BUDAPEST (Reuters) - The European Commission budget chief thanked a group of eastern EU members that he said had agreed on Friday to increase contributions to the bloc’s budget, but one of them, Bulgaria denied it had made any such undertaking.
Eight Eastern European EU states met in Hungary to discuss the bloc’s next budget plan - which will suffer from net contributor Britain’s departure - and other issues with Budget Commissioner Guenther Oettinger.
After the meeting, the host country and the commissioner said they had agreed to support an increase in payments by member states to help fill the Brexit budget hole.
Oettinger said last month that the next EU budget should increase from around 1 percent of EU output to slightly more than 1.1 percent, to make up for funds the bloc will no longer receive from Britain.
“I am extremely grateful for the eight member states that they were willing to contribute a bit more,” he told a news conference at which an aide to Hungarian Prime Minister Viktor Orban said the agreement was “a major success of the day”.
A few hours later, however, Bulgaria denied it had agreed to bigger budget contributions.
“Bulgaria has not expressed a position to increase the country’s contribution to EU membership,” the finance ministry said in a statement.
“The government states that such a position has not been discussed in any working or official format for negotiation between the member states and the European Commission.”
In January, Bulgaria assumed the six-month rotating presidency of the EU for the first time since it joined in 2007 and the finance ministry said the country would host conferences on the budget issue in March and June.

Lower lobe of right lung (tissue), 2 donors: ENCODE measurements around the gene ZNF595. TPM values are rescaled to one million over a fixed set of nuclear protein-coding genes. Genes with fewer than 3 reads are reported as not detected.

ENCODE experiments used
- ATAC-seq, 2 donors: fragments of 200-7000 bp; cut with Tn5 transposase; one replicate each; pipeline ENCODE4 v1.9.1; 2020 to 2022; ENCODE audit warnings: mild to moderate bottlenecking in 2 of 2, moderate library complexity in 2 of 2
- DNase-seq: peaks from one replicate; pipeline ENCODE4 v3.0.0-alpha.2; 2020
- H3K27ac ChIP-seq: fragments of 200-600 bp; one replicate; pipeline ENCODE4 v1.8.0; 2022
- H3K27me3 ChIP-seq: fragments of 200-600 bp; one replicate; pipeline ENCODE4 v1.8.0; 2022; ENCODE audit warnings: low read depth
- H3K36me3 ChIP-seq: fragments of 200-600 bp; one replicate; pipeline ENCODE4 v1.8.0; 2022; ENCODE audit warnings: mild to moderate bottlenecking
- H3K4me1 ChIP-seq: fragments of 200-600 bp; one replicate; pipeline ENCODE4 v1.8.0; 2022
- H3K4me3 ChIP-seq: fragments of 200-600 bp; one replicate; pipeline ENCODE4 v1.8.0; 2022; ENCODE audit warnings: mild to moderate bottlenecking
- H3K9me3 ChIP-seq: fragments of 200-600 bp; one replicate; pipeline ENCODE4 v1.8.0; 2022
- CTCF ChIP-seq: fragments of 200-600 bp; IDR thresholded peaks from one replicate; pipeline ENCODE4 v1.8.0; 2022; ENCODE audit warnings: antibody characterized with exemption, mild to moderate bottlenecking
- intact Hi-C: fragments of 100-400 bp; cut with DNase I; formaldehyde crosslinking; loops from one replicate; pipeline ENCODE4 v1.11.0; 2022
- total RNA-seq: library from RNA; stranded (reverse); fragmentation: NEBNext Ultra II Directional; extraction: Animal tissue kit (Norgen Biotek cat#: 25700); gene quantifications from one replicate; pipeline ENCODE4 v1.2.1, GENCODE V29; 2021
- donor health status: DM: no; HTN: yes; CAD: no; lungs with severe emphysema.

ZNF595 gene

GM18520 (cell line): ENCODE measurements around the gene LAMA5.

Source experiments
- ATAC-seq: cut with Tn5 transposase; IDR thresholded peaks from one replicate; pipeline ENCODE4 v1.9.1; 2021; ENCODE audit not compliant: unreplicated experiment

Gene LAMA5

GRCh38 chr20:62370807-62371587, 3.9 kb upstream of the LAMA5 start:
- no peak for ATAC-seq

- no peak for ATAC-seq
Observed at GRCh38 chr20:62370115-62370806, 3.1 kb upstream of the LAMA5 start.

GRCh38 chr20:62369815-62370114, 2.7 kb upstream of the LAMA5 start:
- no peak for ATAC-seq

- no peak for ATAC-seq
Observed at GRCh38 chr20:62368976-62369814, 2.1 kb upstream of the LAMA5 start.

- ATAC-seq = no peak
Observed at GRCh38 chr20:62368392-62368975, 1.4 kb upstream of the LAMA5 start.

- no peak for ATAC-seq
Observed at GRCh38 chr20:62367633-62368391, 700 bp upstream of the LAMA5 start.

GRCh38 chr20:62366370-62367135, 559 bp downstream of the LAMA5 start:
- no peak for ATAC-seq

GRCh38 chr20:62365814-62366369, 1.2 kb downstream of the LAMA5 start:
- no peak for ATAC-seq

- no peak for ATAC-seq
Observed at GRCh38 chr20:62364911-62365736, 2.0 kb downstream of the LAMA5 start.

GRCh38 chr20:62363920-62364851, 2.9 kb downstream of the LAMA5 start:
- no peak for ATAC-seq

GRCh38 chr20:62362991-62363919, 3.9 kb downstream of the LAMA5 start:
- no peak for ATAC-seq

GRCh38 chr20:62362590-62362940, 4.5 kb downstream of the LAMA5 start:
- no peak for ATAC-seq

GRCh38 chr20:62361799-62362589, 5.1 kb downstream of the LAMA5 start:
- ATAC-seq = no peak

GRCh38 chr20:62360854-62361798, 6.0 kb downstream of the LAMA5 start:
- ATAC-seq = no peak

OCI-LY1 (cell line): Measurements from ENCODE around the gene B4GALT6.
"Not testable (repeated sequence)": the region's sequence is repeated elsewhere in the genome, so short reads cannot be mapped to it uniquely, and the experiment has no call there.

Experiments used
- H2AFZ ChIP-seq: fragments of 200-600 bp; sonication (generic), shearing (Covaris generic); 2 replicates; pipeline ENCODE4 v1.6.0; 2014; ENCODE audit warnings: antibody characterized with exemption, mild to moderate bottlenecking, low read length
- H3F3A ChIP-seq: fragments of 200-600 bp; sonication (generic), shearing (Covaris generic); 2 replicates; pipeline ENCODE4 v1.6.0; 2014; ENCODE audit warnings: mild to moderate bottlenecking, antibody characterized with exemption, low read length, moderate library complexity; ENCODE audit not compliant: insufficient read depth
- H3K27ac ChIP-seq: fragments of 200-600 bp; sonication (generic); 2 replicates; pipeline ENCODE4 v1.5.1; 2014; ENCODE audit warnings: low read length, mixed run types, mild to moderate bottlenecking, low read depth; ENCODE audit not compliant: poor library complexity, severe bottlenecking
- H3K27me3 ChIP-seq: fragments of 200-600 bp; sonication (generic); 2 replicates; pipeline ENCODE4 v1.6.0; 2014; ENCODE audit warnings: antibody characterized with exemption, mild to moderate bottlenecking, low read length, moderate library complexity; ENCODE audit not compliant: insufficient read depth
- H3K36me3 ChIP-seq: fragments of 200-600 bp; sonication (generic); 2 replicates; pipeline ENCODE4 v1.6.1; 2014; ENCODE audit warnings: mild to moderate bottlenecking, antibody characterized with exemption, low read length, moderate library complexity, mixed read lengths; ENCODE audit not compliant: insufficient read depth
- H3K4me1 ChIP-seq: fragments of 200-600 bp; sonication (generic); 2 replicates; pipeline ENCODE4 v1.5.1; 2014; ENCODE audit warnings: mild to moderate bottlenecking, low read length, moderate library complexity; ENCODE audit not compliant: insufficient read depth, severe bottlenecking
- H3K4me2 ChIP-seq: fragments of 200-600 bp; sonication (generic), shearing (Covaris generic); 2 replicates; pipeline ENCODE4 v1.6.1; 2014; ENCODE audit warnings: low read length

Britain’s exit in March next year will deprive Brussels of some 12 billion euros from an annual budget now running around 140 billion euros.
That hole has already prompted sparring between other net contributors in the West, which do not want to make up the shortfall, and the ex-communist Eastern states, which say they should not suffer from cuts in EU funding.
The eastern states are mostly net recipients of EU funds, and worried that a shortfall in the bloc’s budget would leave them with less cash.
The largest source of revenue in the EU’s budget is a uniform percentage levied on the gross national income (GNI) of each member country.
Lazar, Prime Minister Orban’s chief of staff, said at the news conference that the eight countries - Hungary, Poland, the Czech Republic, Slovakia, Slovenia, Croatia, Bulgaria and Romania - had “agreed with the increasing of the GNI-proportionate payment”.
“The eight countries opened the opportunity that the payment should increase even up to 1.1 percent (of GNI).”
Reporting by Krisztina Than, additional reporting by Angel Krasimirov; Editing by Robin Pomeroy